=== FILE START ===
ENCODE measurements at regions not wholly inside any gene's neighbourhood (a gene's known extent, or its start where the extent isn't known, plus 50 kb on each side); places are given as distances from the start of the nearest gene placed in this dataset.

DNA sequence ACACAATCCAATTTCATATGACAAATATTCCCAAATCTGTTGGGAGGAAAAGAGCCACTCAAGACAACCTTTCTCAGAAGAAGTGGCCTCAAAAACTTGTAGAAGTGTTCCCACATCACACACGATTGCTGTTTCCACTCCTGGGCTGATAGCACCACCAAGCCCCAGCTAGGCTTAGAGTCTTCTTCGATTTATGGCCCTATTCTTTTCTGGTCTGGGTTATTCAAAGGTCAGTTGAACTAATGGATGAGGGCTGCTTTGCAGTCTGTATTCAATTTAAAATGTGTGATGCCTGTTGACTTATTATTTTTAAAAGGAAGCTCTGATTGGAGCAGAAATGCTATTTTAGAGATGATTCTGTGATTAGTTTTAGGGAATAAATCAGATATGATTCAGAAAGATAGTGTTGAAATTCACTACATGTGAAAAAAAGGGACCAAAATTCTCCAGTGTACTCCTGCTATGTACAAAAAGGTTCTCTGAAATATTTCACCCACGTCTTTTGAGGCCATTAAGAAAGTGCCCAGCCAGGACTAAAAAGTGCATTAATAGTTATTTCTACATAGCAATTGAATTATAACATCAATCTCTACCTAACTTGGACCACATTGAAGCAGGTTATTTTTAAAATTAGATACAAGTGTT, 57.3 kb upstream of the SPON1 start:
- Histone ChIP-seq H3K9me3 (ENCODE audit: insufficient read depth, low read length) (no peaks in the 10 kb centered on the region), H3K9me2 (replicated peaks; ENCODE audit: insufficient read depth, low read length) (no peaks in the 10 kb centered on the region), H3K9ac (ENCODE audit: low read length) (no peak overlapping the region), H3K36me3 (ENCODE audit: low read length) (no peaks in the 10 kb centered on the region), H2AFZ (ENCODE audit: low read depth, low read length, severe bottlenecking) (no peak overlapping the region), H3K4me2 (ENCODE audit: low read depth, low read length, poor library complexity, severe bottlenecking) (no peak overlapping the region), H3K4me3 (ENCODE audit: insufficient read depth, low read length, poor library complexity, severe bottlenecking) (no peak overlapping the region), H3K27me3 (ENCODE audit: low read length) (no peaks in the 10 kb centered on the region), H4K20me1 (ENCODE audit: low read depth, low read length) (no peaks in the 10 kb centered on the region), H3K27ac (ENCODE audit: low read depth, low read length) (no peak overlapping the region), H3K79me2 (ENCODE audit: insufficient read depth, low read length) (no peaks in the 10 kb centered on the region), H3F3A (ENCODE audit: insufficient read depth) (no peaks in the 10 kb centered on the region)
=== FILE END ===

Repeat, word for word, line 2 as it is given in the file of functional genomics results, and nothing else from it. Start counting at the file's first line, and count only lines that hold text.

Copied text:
DNA sequence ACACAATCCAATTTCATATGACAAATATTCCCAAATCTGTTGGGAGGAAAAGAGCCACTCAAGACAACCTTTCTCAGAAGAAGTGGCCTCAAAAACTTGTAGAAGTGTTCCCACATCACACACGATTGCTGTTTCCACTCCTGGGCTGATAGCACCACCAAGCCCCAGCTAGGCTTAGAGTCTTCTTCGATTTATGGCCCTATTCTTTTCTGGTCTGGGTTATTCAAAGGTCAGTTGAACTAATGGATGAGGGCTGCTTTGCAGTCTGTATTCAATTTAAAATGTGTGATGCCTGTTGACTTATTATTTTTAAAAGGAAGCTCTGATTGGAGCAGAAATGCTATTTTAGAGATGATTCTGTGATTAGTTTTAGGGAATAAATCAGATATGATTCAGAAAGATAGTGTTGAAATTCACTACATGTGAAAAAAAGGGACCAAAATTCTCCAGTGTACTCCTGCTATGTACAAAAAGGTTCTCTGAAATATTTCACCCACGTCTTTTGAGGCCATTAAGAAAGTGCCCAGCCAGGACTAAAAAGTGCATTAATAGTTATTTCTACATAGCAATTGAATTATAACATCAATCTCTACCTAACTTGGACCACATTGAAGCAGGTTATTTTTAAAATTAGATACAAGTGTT, 57.3 kb upstream of the SPON1 start: